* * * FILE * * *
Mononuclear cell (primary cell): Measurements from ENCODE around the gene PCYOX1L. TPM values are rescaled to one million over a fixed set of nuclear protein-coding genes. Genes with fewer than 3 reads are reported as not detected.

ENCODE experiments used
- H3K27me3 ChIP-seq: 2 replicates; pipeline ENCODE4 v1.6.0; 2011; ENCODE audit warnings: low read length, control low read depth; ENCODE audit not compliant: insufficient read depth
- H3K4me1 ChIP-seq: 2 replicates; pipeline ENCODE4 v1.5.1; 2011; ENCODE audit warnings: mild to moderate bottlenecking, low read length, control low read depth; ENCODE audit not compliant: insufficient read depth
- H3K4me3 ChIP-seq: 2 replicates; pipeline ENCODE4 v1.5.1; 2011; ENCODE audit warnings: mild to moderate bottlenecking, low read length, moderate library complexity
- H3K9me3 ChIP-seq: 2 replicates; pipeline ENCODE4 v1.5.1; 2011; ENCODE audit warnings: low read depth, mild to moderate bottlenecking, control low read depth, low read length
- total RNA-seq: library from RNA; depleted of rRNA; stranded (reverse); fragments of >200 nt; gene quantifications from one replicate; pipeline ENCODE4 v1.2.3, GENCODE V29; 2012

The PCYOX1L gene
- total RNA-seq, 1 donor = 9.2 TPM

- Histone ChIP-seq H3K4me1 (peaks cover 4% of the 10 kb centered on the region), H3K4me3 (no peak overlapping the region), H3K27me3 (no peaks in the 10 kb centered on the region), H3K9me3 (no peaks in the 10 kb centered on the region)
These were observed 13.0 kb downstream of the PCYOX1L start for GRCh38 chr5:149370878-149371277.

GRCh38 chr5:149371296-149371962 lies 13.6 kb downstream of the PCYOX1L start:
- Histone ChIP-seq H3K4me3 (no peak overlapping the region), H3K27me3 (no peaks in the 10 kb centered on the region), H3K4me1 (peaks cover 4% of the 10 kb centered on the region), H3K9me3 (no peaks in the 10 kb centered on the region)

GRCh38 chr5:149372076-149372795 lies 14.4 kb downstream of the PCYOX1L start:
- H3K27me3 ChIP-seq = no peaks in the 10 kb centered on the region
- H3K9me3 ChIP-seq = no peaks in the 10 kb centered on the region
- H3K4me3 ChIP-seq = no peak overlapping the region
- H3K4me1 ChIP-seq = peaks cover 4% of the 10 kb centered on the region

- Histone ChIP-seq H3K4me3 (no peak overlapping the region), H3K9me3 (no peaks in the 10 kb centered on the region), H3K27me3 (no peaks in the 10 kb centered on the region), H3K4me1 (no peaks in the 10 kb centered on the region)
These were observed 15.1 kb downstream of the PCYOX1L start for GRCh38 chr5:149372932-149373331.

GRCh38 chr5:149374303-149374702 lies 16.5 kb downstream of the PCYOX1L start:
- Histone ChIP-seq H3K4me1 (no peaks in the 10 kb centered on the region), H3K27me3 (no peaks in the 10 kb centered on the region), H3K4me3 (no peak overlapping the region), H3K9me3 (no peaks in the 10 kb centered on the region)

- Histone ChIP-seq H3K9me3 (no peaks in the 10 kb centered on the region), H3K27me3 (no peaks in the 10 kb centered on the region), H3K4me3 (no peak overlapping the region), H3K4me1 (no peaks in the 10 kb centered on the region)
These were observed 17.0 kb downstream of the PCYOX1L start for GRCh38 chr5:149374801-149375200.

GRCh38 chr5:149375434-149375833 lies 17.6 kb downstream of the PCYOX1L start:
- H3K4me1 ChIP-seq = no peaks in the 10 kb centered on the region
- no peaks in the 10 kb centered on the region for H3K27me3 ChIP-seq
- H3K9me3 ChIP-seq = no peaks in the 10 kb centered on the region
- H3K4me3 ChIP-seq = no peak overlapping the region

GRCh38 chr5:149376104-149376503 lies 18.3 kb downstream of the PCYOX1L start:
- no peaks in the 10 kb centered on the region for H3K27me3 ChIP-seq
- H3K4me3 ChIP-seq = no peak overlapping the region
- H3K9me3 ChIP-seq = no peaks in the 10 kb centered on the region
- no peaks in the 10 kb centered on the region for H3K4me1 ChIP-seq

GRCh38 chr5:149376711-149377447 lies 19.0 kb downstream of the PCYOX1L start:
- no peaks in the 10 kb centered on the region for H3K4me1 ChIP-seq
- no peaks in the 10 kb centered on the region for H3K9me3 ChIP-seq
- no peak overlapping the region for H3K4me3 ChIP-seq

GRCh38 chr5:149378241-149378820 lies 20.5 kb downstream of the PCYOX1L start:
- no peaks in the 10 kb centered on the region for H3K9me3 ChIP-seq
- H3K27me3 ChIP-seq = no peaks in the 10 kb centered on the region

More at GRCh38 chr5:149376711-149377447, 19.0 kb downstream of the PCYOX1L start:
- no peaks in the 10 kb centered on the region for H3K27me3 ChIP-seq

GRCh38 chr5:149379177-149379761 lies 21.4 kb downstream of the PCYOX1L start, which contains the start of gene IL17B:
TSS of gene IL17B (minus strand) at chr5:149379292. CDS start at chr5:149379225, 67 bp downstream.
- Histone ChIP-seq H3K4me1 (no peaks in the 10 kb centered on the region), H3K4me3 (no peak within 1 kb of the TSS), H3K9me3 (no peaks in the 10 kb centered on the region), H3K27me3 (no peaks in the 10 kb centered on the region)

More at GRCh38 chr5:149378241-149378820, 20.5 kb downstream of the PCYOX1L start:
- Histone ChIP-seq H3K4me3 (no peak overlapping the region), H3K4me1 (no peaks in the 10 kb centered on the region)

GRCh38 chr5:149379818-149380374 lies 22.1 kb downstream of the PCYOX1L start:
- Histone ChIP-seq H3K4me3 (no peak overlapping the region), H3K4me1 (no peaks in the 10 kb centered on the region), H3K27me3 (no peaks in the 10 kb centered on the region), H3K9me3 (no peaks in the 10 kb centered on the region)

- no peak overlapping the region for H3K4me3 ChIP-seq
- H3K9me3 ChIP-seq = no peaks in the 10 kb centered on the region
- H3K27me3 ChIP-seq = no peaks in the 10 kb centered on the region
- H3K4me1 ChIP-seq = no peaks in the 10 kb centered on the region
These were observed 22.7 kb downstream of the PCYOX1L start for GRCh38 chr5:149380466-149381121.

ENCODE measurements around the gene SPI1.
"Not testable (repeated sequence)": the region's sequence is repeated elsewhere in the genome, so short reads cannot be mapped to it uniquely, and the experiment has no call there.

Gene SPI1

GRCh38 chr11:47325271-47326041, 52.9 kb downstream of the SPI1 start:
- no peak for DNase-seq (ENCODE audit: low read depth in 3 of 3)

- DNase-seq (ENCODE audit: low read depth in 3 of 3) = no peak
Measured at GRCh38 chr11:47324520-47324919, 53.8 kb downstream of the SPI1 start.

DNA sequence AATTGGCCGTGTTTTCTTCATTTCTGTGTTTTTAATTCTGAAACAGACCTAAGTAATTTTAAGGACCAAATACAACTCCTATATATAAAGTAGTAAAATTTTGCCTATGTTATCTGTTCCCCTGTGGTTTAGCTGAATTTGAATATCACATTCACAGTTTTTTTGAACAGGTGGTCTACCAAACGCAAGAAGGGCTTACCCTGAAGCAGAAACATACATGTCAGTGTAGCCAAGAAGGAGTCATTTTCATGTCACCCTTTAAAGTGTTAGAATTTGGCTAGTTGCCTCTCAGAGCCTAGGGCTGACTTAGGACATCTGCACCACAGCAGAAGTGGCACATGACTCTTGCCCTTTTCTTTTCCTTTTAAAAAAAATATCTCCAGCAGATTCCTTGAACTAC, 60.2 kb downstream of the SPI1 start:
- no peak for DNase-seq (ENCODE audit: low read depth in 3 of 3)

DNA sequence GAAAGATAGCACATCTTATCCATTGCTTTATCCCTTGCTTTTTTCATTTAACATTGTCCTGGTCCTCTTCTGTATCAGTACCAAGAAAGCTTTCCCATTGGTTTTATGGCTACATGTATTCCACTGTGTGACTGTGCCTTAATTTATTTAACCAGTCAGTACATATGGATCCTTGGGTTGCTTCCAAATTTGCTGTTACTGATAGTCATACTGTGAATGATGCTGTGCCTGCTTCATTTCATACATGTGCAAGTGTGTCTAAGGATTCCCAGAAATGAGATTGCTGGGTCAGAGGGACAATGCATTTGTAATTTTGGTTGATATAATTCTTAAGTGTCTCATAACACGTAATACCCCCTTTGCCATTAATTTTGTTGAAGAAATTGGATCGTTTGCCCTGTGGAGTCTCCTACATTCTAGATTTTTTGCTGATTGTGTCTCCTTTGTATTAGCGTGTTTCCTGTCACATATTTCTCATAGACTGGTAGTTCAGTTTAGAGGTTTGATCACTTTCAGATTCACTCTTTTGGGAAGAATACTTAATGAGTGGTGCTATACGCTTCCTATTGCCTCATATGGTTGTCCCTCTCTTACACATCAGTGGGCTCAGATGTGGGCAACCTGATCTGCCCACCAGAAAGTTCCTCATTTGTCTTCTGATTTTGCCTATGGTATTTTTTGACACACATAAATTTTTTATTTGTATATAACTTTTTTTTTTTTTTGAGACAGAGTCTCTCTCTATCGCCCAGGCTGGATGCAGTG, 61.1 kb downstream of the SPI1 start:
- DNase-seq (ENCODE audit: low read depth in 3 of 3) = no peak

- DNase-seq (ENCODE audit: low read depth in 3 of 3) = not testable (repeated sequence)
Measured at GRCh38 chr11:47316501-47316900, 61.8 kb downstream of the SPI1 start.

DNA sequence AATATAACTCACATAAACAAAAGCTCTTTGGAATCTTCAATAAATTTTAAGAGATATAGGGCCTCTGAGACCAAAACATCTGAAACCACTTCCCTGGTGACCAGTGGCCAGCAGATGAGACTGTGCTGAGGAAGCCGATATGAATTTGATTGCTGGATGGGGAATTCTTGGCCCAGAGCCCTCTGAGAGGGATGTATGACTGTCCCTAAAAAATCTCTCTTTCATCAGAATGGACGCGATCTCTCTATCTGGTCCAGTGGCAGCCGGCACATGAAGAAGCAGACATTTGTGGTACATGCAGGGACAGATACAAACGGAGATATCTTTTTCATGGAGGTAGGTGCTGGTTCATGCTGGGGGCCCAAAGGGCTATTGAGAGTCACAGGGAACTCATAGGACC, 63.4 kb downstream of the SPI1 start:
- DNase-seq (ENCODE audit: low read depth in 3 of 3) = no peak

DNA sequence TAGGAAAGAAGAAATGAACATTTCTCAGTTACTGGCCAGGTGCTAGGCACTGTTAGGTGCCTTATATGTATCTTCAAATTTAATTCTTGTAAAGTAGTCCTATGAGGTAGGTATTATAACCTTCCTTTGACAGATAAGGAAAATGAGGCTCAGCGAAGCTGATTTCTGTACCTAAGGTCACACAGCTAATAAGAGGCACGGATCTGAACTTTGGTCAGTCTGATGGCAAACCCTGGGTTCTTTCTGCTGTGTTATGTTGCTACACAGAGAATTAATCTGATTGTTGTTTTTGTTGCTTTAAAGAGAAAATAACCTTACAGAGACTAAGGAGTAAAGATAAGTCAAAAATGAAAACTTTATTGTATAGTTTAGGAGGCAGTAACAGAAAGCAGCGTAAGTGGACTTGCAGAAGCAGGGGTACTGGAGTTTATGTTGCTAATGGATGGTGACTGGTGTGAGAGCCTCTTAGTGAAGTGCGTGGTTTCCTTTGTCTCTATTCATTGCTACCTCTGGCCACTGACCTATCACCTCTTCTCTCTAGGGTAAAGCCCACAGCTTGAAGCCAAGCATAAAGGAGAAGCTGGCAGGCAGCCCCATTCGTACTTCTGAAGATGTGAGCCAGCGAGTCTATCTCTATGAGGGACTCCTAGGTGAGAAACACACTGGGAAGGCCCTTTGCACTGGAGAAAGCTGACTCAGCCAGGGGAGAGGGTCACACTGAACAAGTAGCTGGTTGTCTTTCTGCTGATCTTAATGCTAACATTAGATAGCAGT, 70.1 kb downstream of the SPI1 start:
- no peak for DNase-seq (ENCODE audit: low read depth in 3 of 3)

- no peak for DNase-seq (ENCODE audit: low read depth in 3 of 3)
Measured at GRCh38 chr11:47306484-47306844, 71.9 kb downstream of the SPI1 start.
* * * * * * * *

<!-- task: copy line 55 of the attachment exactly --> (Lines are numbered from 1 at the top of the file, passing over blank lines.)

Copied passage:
These were observed 22.7 kb downstream of the PCYOX1L start for GRCh38 chr5:149380466-149381121.